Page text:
Bee Research, From The Mouths Of Babes

This week, the journal Biology Letters published online a study by a group of 8- to 10-year-olds, about the ability of bumblebees to recognize through colors and patterns which flowers to forage from. NPR's Robert Siegel speaks with Beau and Misha Lotto about the study. Beau is a neuroscientist at University College London and one of the adults who helped with the study. Misha is one of the students at Blackawton Primary School in Devon, England, who carried out the research.

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ROBERT SIEGEL, host:

The British journal Biology Letters published an extraordinary article online this week. It's about an experiment with bees. It shows that bumblebees can use a combination of color and spatial relationships in deciding which color flower to forage from.

And to prove that, the researchers designed a Plexiglas bee arena - a cube one meter-by one meter-by one meter. They cut 16 holes through which they could display different colors of light, and some of which could offer the foraging bumblebee the prospect of sugar.

The bees figured out which color holes, in which positions were worth going to.

What's most remarkable about this research is the researchers. They are a group of eight to 10-year-old English primary school students, from Blackawton Primary School in Devon. They obviously had a lot of guidance from adults.

And we are joined now by one of the students, 10-year-old Misha Lotto and his father, Beau Lotto, who is a neuroscientist at University College London.

First, Misha. Now, we think that you and your schoolmates may be the youngest authors of a peer-reviewed scientific journal article. How much did your dad and your teachers have to do with this? And how much was the children's work?

Mr. MISHA LOTTO (Student, Blackawton Primary School): Well, dad and the teachers, they just let us know they were there. And that if anything gone wrong, they would be there to help us.

SIEGEL: I read something. You said that this changed your view of science completely.

Mr. LOTTO: Yeah.

SIEGEL: You used to think science was like math.

Mr. LOTTO: Yeah.

SIEGEL: What did you think of math?

Mr. LOTTO: Boring.

SIEGEL: Boring?

Mr. LOTTO: Yeah, I thought math was boring. It's just adding up and taking away. And now I think that science as really fun.

SIEGEL: Now, was what you discovered about the bees, was it surprising to you?

Mr. LOTTO: Yeah, really surprising.

SIEGEL: How so?

Mr. LOTTO: Just 'cause bees are small and it doesn't mean they're any less clever than us.

SIEGEL: They're as clever as we are, you figure.

Mr. LOTTO: Yeah.

SIEGEL: Yes, from the discussion portion of your journal article, you and your fellow researchers wrote this: This experiment is important because, as far as we know, no one in history - including adults - has done this experiment before. It tells us that bees can learn to solve puzzles. And if we are lucky, we'll be able to get them to do Sudoku in a couple of years' time.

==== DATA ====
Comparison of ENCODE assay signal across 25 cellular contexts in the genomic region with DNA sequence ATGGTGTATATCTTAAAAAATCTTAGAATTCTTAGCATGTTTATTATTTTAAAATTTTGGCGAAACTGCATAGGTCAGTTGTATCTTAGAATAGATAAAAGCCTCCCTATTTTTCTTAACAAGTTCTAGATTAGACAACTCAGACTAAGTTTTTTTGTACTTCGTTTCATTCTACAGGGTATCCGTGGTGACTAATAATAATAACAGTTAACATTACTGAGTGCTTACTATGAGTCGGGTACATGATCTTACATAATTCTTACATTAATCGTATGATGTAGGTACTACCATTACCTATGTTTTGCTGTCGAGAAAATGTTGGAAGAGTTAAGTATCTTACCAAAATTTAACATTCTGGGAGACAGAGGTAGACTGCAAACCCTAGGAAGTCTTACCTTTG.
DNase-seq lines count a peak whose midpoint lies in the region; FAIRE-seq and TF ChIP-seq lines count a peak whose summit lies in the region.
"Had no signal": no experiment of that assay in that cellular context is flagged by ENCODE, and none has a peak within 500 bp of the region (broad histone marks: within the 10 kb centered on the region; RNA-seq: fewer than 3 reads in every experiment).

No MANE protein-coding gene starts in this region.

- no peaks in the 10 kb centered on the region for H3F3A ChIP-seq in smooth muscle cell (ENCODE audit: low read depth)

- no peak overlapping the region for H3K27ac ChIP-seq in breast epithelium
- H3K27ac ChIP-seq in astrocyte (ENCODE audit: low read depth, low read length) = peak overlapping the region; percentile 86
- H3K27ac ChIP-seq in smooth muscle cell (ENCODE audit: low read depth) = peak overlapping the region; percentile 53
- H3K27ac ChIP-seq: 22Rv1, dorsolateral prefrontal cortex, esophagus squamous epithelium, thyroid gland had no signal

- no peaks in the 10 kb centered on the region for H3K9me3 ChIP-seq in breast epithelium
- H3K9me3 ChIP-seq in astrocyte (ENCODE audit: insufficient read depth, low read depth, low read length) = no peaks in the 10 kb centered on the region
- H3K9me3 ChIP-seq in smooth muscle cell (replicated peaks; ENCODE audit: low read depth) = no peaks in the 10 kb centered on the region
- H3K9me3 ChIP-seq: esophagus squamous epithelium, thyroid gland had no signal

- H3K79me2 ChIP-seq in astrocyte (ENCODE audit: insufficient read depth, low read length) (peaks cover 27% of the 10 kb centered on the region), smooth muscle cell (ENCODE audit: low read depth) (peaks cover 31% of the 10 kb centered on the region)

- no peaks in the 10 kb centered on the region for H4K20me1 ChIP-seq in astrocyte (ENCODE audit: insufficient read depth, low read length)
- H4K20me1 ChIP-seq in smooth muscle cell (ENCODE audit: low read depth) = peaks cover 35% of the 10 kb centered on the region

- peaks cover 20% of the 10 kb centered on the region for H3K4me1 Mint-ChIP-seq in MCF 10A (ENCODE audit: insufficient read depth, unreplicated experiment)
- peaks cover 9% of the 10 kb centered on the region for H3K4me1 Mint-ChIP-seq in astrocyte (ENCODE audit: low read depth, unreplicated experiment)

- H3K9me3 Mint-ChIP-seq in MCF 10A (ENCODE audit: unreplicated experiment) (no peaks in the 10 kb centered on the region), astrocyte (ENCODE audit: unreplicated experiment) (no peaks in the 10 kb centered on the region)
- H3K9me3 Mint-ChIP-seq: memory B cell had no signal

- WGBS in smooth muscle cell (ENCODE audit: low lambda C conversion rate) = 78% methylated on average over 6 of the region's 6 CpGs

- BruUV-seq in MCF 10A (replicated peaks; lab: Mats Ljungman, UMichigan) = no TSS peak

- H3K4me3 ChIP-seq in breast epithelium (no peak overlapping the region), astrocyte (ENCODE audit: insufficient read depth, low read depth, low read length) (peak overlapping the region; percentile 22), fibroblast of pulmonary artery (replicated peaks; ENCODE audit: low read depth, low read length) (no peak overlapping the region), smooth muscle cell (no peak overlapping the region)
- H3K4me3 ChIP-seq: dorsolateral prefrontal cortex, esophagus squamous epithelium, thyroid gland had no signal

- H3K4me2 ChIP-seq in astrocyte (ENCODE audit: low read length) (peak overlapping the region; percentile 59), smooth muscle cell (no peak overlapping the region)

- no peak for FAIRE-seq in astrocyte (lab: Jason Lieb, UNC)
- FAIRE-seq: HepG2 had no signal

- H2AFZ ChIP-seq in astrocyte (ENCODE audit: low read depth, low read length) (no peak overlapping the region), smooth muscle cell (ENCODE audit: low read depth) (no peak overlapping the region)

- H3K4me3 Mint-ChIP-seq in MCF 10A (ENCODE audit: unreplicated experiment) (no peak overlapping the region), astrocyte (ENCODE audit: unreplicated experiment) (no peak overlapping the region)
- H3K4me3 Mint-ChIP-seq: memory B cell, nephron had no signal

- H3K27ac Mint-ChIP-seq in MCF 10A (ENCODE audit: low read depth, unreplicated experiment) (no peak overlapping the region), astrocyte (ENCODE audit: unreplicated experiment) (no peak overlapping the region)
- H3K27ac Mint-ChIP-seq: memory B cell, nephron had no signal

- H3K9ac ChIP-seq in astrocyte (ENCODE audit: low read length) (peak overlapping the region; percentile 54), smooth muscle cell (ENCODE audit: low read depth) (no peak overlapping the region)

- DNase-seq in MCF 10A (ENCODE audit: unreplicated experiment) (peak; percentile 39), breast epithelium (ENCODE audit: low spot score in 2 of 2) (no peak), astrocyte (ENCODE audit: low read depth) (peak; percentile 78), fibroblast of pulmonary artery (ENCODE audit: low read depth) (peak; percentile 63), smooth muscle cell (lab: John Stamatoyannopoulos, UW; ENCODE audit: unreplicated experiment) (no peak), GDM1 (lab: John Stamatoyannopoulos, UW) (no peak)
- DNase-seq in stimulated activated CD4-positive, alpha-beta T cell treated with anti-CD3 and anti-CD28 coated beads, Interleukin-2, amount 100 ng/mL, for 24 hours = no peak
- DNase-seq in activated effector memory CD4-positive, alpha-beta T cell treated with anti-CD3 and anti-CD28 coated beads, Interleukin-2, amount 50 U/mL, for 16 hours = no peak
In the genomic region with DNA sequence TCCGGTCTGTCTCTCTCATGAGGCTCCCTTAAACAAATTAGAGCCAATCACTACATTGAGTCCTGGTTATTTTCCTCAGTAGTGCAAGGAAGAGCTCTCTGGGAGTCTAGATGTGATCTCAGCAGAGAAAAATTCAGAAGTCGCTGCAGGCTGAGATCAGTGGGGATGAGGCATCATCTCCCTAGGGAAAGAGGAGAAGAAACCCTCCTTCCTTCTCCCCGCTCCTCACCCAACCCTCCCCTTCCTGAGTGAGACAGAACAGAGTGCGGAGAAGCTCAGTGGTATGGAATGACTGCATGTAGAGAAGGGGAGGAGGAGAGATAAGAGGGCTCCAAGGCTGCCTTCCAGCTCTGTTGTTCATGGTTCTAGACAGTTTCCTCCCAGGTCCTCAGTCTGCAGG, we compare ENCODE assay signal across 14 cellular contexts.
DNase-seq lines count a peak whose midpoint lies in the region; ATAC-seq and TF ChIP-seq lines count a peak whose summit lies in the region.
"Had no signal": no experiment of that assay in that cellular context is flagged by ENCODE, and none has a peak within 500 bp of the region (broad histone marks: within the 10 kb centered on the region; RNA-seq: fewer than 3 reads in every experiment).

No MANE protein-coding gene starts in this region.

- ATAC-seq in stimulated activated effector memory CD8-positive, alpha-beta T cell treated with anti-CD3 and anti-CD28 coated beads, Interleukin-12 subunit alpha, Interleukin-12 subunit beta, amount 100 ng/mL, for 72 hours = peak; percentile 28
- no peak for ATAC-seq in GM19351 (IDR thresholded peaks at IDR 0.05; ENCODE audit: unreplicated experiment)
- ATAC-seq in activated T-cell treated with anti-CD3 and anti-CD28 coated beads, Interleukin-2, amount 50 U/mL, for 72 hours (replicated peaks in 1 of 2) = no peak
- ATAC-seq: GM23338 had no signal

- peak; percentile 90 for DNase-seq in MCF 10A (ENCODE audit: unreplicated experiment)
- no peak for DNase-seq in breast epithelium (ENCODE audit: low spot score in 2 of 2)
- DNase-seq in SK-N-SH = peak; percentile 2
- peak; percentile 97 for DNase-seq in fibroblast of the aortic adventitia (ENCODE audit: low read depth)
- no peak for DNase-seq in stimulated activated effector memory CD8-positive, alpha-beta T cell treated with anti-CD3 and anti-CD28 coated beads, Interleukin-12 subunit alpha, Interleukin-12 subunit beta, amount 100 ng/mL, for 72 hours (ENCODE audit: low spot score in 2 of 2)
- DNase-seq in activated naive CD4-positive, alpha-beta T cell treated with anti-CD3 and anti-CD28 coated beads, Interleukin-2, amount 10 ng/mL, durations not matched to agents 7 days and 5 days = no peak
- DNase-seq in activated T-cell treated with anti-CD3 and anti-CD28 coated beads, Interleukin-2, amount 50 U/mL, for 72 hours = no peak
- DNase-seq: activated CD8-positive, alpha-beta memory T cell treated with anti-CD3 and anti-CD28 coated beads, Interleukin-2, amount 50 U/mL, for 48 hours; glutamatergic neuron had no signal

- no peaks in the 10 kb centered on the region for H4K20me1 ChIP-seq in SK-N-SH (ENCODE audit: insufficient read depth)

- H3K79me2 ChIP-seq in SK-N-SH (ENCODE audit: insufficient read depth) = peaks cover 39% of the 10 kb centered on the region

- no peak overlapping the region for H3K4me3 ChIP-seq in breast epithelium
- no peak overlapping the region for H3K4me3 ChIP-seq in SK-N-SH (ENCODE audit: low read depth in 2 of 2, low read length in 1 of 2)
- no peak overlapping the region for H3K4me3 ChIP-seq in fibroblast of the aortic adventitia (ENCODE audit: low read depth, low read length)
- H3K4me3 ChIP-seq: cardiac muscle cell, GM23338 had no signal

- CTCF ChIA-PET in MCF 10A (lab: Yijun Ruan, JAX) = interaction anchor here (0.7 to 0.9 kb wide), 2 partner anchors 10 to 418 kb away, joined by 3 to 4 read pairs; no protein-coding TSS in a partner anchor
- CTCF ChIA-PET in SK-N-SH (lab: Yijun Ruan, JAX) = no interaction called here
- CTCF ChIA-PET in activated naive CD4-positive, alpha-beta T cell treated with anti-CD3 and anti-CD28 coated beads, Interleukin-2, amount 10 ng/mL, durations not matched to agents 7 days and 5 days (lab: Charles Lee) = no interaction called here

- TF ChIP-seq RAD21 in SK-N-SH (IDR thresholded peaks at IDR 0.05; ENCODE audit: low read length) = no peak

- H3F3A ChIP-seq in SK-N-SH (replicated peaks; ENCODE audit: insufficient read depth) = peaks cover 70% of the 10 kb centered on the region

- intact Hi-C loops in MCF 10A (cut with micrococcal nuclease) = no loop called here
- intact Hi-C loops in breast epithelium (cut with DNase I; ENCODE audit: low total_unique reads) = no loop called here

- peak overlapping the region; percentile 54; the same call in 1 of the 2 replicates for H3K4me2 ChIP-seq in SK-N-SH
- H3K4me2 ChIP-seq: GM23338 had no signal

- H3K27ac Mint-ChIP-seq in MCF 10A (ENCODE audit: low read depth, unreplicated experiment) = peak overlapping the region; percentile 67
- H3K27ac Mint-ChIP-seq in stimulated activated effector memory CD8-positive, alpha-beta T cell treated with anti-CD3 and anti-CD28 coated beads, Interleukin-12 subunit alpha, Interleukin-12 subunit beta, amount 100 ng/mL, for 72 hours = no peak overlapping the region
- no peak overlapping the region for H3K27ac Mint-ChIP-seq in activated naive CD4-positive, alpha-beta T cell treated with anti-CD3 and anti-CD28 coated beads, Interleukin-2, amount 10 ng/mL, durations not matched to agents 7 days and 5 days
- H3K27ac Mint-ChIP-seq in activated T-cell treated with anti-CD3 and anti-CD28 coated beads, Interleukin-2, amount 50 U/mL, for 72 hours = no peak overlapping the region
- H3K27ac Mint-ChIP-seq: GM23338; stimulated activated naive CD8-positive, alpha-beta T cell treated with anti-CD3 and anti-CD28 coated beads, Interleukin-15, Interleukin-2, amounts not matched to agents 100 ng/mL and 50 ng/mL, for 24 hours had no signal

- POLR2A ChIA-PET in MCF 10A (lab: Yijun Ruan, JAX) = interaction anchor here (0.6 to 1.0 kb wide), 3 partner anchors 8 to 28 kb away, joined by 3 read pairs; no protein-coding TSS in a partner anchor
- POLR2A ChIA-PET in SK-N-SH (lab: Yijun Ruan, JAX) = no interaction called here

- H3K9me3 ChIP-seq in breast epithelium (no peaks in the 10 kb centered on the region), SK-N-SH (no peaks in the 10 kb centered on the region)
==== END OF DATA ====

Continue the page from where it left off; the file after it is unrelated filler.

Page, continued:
(Soundbite of laughter)

Mr. LOTTO: Yeah.

SIEGEL: That could be beyond the capacity of the bees, I think - the Sudoku.

Mr. LOTTO: Yeah.

SIEGEL: Well, could you put your dad on the phone, Misha?

Mr. LOTTO: Okay, thank you.

SIEGEL: Thank you.

Dr. BEAU LOTTO (Neuroscientist, University College, London): All right.

SIEGEL: Beau Lotto, let's set aside what we've learned about bumblebees here. What have we learned about eight, nine and 10 year olds in this work?

(Soundbite of laughter)

Dr. LOTTO: Well, may be we've learned what we've always known, which is that they're instinctively incredibly curious and they ask questions that are relevant to scientists.

SIEGEL: Every once in a while in my job, I have to read a scientific journal article for an interview. And it's often extremely difficult just to read it -to read in the language of scientific journals. This is not written in that language. This is written in kids-speak and it's actually quite refreshing.

Dr. LOTTO: Yeah, and I've read it several times now. And every time I read it, it brings a smile to my face. I mean a science paper that starts off: Once upon a time, it's not the most typical.

SIEGEL: Yes. Once upon a time - in the introduction - it's says: People think that humans are the smartest of animals, and most people do not think about other animals as being smart - or at least think that they're not as smart as humans. Knowing that other animals are as smart us means we can appreciate them more, which could also help us to help them.

Dr. LOTTO: Yeah. This introduction, though it lacks references and therefore lacked scientific historical context for why the study is significant - it nonetheless preserves what's true about an introduction, which is why the kids in this case asked the question that they asked. The basis for that question was not what had been done before, but what they found interesting in the world, what they found interesting about perception, what they found interesting about the perception of bumblebees.

SIEGEL: Well, Beau Lotto, thank you very much for talking with us about it.

Dr. LOTTO: Thank you very much.

SIEGEL: And perhaps if Misha is still there, could he come on the phone for just a second?

Mr. LOTTO: Hello.

SIEGEL: I was just curious. Have you decided that you want to be a scientist, as a result of this? Or no?

Mr. LOTTO: Yeah, I'm intrigued. And yeah, I might want to be a scientist when I grow up.

SIEGEL: Well, good luck to you. And congratulations.

Mr. LOTTO: Okay, thank you.

SIEGEL: That's 10-year-old Misha Lotto. And we also heard from his dad, neuroscientist Beau Lotto, describing a scientific journal article that Misha Lotto and his classmates published in the journal Biology Letters this week.

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